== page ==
samedi, septembre 13, 2008

Sharing a story

I'v e been reading some web articles and books and scriptures on forgiveness. One of the assertions made by Dr. Sondra Wheeler has stuck with me. In her book "What We were Made For" Christian Reflections on Love," Wheeler asserts that in helping to reconcile a marriage that has come apart, it's essential that partners help create a common story. Only when they can see that the other, the person they may consider an adversary, also has reasons for doing what he or she did, can they forgive each other. He or she behaved badly. Perhaps you also did? This theme, that of creating a common story, is a fascinating overlay to this fall's Presidential election. If we don't have, or can't make a common story, then we automatically have a tough time trusting each other. Obama and McCain and Palin (where is Biden?) keep trying to reach us with their story-trying to bring us into it so that we make it our story too. Making up after arguments would be so much simpler if we could just leap into empathy. But it takes passion-and hard work. Then, of course you really have to want to create a common story with someone with whom you may vehemently disagree-perhaps it's easier to go your own way. But I don't believe that we can get too far as a country unless we sit down and tell each other our stories-with the empathy to believe that his or hers is as compelling as is ours.

jeudi, septembre 11, 2008

Caveat: don't treat her like a "girl"

That doesn't mean Governor Palin should get a free pass on answering questions. Here are a few:

What did happen with that "bridge to nowhere?"

Why did you bill taxpayers for your nights at home?

Why didn't you use the offical government email and copy official emails to your husband?

You have to admit that the McCain strategy is brilliant. Don't have her give interviews. Blame the media for asking questions. Blame the Obama campaign for using an innocous expression, because it stirs up your parochial base. THEN blame the media again when they start digging and actually find something.

The sad thing is that this strategy works. And it works, in part, because the McCain campaign is treating a strong, outspoken, self-confident woman like she's a little girl.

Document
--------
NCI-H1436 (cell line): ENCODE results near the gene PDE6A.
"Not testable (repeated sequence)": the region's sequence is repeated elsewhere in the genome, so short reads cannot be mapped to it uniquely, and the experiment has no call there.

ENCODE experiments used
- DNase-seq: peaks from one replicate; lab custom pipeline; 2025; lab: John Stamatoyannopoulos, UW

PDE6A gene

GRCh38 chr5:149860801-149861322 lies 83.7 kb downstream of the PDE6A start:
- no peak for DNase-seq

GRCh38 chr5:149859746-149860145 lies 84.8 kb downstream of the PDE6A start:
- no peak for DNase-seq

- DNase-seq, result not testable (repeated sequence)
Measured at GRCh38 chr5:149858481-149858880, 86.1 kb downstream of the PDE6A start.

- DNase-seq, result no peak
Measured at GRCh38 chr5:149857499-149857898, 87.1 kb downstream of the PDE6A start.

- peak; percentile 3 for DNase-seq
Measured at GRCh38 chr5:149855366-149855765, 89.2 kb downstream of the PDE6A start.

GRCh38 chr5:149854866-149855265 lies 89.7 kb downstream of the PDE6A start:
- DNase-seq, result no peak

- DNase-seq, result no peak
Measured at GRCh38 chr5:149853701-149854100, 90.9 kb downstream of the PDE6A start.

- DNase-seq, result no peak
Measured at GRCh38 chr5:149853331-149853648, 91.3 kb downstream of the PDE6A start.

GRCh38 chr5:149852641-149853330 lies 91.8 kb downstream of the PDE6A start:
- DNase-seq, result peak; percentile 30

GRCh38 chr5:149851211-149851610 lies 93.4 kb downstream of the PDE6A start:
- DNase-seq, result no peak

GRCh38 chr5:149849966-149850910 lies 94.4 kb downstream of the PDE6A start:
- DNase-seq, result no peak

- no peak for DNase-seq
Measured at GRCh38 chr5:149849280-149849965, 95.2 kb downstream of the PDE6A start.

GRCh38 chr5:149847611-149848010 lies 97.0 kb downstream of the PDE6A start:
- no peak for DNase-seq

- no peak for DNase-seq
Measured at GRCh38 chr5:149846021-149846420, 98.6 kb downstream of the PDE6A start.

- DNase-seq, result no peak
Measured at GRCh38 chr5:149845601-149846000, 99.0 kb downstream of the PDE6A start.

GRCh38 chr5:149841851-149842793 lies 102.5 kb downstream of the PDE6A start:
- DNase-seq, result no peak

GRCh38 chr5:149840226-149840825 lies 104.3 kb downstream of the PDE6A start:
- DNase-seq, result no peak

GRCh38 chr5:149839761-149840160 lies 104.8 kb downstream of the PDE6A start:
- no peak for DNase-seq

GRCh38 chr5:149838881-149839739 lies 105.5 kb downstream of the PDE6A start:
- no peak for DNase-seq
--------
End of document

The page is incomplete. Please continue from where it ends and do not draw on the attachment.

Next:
This blame game behavior is galling, but in a year when there are milllions of disenchanted blue collar voters out there who saw Hillary Clinton as their voice and Barack Obama as part of the elite, it might work.

mercredi, septembre 10, 2008

What happened to the truth?

It makes me nuts when someone says Barack Obama is a Muslim. Those emails flying around are just the poisonous icing on a cake of fertilizer known as racism.

That being said, Sarah Palin is arousing naked fear on the part of many liberals. She's going to ban books! She's going to bring a gun to work in the VP's office! She's going to take away our precious right to abort our fetuses/unborn children/above my pay grade!

Do I think she's got the qualifications to be Vice President? Heck, no. Do I think she's a villainess out of central casting? How kindergarten can you get?

Linked above is an article from Newsweek that examines many of the claims being made about Palin. Send it on to your outraged liberal friends.

There's so many real things to be upset about in this election. Again and again, the truth has been forgotten because the lies are so much more seductive.

The fact is that the more we indulge, on both sides, in stupid gossip, the less emotional energy there is to focus on what really matters. Haven't we learned that electing someone as President isn't a personality contest?

Perhaps we could graduate-to first grade, anyhow.

mardi, septembre 09, 2008

The custody game

I have been up to my ears in books on co-parenting.

Mostly, these are tomes that try to get it through the thick skulls of divorcing parents how bad parental conflict is for kids.

The second point they make, over and over again, is that children need both parents. I wonder why so many men abdicate their role as full time dads. That is something I have yet to grasp.

Yet I am bugged also by the notion that many women are so scared of allowing their ex to have an equal voice in decisions that affect their kids. Admittedly, there are times when I think I am more nurturing, emotionally connected, intuitive about what my children need. But I also know that their dad brings positive qualities to the table that I can't give on my best days.

I guess that the class, which begins in October, will give Dave and me more clues as to what's going on with fathers. But what about the moms? Ladies, what are you afraid of? Or is this just plain old selfishness, fear, and vengeance?

Gosh, it's a good thing I'm not teaching a class for women!